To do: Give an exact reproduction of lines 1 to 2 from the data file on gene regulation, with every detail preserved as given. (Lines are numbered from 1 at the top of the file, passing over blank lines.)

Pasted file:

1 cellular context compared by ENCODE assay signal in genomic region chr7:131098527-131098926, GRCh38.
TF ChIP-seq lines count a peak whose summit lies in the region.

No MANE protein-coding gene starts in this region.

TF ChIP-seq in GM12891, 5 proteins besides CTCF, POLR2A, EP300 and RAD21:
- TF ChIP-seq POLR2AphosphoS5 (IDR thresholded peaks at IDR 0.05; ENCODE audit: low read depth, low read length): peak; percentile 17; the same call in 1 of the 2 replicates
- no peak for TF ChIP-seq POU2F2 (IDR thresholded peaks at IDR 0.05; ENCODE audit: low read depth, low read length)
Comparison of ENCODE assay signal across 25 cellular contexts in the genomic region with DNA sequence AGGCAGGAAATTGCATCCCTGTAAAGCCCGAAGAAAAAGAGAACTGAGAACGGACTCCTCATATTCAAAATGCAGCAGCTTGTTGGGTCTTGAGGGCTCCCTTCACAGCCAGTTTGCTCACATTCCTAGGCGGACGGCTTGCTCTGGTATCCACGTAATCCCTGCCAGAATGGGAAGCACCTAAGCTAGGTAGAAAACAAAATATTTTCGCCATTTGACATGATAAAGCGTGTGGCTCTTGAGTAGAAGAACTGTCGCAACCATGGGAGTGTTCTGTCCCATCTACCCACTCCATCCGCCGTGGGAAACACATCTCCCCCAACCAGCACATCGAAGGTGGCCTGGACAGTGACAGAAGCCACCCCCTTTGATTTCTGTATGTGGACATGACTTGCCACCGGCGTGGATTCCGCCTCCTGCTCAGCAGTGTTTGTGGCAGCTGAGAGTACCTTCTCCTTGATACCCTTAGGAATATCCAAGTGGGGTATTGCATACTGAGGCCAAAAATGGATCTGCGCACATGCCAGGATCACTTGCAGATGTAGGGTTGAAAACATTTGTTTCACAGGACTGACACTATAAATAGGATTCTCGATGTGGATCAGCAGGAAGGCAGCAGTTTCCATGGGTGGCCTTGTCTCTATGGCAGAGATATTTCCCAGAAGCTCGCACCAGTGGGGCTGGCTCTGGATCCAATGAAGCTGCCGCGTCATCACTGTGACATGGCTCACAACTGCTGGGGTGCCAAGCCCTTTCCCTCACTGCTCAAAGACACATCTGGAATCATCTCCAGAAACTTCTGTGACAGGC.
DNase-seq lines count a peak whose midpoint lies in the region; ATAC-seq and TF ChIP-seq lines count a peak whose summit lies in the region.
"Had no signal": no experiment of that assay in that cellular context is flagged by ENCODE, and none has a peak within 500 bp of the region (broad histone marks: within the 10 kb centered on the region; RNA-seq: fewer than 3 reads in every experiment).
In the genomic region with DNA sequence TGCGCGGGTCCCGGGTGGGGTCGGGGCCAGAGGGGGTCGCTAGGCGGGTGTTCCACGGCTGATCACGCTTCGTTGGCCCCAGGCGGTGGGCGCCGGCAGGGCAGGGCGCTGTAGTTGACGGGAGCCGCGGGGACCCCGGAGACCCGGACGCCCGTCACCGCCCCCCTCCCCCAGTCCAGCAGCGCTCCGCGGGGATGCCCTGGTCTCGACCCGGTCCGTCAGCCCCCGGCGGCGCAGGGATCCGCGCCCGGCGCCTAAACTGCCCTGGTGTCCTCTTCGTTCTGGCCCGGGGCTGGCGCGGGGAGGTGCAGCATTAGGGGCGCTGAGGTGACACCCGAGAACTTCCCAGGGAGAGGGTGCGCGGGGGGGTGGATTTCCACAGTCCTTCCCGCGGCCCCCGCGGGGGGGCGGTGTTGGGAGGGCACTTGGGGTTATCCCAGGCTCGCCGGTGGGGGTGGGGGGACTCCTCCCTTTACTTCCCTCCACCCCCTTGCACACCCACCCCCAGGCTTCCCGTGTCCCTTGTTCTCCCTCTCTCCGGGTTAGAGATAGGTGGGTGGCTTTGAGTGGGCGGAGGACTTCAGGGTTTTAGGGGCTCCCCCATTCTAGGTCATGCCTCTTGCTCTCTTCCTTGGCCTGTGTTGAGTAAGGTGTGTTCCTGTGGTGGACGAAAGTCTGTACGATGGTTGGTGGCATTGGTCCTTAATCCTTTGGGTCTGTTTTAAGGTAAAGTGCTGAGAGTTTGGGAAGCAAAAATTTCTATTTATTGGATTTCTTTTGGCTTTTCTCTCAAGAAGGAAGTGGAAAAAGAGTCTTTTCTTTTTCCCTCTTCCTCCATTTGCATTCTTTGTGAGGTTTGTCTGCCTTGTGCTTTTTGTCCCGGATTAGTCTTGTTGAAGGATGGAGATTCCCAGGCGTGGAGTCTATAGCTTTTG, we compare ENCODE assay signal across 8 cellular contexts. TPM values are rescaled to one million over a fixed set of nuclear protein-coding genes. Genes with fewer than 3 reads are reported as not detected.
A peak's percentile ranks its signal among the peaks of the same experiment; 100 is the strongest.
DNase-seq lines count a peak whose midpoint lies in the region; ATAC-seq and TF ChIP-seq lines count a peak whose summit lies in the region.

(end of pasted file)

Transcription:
1 cellular context compared by ENCODE assay signal in genomic region chr7:131098527-131098926, GRCh38.
TF ChIP-seq lines count a peak whose summit lies in the region.